Thursday, November 22, 2007

In The High Tower

The cat sat, watching. It perched atop the great Tower of the Eastern Sea, a thousand feet above the waves that crashed at its base, as the tower swayed gently in the wind. Its duty was to watch: to see the ships that came in, and be sure that they bore the Eastern flag. They all had, for so long as the cat had watched them.

But the cat's bane, of dread Curiosity, is as strong as ever. A storm raged over the sea one day, casting hail and lightning down below the cat. Nothing could be seen; and so the cat, purposeless and ever-so-curious, abandoned its post to see what lay in the tower it was set to guard.

The uppermost levels held offices and bedrooms. The cat snuck through those, curiosity unquenched.

Below them were dark storerooms, filled with food and other supplies. The storm's fury was deadly loud there, and the cat, after a few sniffs, travelled downward.

On the next levels were paired rooms; one filled with light, the other with darkness, separated by plated glass. Men lurked in the darkness, watching those in the light; who looked rather less composed. Sometimes the men in the light were questioned.

Once the cat saw one beaten, as it looked on inquisitively.

The cat walked further down. It found only darkness henceforth: prison cells. Men affixed to wheels and set to spin. Others locked in spiked boxes, or being whipped, or perpetually drowned by streams of water.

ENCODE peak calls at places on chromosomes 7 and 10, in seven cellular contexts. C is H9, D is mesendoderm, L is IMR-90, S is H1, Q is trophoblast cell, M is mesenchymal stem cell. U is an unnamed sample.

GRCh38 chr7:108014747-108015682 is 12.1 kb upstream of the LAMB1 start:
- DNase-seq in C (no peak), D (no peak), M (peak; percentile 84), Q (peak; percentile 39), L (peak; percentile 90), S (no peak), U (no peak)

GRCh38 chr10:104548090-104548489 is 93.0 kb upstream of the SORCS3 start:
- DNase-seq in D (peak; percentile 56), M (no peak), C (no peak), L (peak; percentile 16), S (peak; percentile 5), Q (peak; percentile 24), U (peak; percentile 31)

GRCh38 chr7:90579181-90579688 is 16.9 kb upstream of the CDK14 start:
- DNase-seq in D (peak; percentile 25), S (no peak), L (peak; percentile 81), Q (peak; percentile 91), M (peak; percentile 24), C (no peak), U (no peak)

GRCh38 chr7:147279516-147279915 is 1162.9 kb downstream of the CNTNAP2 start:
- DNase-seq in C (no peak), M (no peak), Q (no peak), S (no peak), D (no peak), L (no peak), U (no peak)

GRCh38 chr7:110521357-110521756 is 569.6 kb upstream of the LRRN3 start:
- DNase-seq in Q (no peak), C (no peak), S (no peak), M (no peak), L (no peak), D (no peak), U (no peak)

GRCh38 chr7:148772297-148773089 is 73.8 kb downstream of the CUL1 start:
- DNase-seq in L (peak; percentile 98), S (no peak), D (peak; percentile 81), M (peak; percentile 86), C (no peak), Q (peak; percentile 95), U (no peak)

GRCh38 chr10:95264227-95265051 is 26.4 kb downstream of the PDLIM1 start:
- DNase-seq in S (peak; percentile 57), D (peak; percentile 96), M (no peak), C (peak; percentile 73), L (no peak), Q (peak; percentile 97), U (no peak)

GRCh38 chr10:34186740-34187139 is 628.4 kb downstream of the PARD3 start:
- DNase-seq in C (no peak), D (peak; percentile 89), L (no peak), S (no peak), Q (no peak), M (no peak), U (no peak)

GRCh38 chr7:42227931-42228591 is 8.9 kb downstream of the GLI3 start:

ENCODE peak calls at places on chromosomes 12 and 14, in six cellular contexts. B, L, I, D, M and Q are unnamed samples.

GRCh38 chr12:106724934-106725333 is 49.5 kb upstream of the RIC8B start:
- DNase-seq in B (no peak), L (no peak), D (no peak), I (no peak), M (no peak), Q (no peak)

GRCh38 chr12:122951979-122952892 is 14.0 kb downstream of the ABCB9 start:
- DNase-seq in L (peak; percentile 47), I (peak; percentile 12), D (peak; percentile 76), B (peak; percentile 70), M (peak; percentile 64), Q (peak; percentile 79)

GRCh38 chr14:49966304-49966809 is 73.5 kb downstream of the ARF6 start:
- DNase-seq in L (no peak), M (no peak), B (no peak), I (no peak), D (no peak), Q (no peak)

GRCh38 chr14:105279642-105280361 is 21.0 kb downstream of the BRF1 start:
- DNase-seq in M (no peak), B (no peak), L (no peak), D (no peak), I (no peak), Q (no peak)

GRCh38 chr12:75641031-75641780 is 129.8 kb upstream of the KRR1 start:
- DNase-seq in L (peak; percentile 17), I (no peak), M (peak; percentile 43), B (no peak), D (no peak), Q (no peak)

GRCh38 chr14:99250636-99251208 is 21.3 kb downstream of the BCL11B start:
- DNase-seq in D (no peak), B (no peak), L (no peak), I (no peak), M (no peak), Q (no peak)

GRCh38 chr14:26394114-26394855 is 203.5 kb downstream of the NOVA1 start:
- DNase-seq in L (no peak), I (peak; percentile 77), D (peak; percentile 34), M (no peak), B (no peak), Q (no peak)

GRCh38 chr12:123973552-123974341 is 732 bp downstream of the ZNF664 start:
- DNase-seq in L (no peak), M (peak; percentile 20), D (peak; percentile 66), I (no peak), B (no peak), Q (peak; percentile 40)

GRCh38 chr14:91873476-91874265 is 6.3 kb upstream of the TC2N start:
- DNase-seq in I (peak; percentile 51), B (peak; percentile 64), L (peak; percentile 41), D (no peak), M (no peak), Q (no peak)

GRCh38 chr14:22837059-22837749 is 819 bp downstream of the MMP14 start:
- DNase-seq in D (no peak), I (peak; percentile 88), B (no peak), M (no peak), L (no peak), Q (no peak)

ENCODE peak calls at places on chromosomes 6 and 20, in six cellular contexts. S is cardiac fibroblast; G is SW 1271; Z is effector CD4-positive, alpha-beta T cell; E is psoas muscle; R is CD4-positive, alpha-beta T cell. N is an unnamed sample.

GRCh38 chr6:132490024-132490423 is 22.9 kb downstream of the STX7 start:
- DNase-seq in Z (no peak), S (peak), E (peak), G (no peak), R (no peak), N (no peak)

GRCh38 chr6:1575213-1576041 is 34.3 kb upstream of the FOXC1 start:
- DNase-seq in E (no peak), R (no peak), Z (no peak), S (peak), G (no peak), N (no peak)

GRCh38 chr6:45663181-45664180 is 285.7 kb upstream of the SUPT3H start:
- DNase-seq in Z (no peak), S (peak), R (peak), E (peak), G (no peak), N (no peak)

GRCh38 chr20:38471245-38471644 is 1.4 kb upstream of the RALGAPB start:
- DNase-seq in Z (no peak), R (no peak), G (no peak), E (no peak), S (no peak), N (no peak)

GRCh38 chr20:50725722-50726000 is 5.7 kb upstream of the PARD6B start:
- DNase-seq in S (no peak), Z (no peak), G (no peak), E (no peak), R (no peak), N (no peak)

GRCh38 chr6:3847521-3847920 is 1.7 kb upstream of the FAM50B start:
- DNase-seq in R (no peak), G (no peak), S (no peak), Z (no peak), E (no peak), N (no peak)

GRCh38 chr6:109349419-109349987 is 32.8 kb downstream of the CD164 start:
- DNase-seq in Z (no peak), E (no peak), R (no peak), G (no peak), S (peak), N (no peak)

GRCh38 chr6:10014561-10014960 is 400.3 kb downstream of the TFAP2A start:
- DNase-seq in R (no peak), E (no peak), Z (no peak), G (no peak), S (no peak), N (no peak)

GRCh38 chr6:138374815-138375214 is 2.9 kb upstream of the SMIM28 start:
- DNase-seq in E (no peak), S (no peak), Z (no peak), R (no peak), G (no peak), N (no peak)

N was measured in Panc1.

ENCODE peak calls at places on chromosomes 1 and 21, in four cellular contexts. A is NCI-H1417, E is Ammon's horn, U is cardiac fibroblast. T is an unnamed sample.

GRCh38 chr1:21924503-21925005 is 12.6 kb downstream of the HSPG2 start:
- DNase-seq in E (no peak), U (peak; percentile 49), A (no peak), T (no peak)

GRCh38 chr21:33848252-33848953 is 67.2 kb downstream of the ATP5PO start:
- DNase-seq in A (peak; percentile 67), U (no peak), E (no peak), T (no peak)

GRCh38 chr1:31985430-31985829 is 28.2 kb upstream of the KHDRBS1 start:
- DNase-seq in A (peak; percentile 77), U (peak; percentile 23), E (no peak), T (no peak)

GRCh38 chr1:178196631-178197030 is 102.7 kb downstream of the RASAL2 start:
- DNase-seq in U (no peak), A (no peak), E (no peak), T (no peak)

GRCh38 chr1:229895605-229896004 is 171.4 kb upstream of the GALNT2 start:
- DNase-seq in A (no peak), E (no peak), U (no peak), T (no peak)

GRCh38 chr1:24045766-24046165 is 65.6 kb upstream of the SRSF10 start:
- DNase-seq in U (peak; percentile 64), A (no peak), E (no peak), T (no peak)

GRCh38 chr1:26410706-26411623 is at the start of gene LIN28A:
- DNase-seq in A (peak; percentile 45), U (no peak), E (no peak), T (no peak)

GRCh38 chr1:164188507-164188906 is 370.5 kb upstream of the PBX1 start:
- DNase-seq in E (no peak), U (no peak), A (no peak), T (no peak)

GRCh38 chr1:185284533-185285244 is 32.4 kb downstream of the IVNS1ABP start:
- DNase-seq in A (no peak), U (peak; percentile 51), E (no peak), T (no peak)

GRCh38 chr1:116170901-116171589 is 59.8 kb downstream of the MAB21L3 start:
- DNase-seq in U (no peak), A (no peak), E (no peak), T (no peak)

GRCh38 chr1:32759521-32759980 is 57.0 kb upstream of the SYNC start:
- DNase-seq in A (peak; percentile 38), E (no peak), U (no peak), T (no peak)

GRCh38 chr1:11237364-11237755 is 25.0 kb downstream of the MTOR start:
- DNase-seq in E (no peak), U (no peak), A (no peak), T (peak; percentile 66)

At the bottom of the tower, men walked in lines, marched off the ships the cat was set to watch. They were chained and guarded. One turned to the cat as he passed, and told it, "We have committed no crime save freedom."

The cat looked at the ships. It saw them, and their flag; and that they were not as the cat had remembered. And then it traveled up again. In the cells, a prisoner, grasping for bread, told the cat, "Only hope preserves us in this eternity of darkness." In the torture rooms, a woman fixed upon the rack set her gaze on the cat, crossing on the other side of the room. "Our only release is in death," she whispered, barely audible even to a cat's ears. In the offices, a man, dressed in suit and tie, whispered to himself: "We are all prisoners here of our own device."

The cat reached his perch. The storm raged unabated below it; careless of the whims of man or cat. The tower rocked alarmingly in the high winds.

Slowly, the cat began to sway with the wind, a thousand feet above the hard sea below.

The tower tipped.

2 comments:

King Kessler said...

That was incredibly cool in an incredible amount of ways!

Cavalcadeofcats said...

As has happened before, you liked my story more than I did.

Probably for the best.